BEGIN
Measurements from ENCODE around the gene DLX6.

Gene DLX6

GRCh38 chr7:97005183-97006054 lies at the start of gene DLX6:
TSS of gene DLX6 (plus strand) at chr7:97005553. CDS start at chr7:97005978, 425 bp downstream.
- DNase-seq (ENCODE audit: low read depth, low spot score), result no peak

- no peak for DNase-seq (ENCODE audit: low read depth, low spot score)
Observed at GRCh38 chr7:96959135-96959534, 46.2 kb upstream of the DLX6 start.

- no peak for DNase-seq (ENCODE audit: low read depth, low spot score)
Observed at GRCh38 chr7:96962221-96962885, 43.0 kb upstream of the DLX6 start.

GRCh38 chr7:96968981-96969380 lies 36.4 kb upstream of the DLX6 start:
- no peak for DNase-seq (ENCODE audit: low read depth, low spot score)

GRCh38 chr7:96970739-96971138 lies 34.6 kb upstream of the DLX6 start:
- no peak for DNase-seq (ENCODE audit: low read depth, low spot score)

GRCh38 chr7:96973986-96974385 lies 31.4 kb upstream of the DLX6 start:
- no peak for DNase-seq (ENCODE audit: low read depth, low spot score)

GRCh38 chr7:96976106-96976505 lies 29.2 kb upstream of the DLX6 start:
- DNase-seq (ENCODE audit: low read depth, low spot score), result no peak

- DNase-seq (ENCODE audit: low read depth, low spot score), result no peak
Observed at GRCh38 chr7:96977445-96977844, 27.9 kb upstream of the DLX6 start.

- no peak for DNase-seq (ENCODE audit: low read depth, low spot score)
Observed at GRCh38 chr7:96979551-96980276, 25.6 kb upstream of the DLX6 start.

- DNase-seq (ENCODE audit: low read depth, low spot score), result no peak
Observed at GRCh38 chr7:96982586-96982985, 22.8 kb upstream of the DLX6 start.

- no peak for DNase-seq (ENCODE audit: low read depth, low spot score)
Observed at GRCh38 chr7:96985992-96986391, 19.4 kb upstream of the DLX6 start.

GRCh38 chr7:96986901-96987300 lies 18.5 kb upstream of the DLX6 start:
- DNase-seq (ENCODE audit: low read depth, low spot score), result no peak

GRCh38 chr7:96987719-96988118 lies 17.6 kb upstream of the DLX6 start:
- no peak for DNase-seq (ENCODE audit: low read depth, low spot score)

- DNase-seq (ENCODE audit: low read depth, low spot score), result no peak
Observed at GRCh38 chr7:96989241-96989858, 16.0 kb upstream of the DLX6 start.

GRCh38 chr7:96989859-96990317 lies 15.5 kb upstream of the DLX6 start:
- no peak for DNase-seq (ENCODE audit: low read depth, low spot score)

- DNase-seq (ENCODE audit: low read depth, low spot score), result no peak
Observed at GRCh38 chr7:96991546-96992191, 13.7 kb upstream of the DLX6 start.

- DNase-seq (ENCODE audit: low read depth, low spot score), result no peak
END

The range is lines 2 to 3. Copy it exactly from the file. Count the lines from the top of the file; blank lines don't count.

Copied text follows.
Gene DLX6

GRCh38 chr7:97005183-97006054 lies at the start of gene DLX6: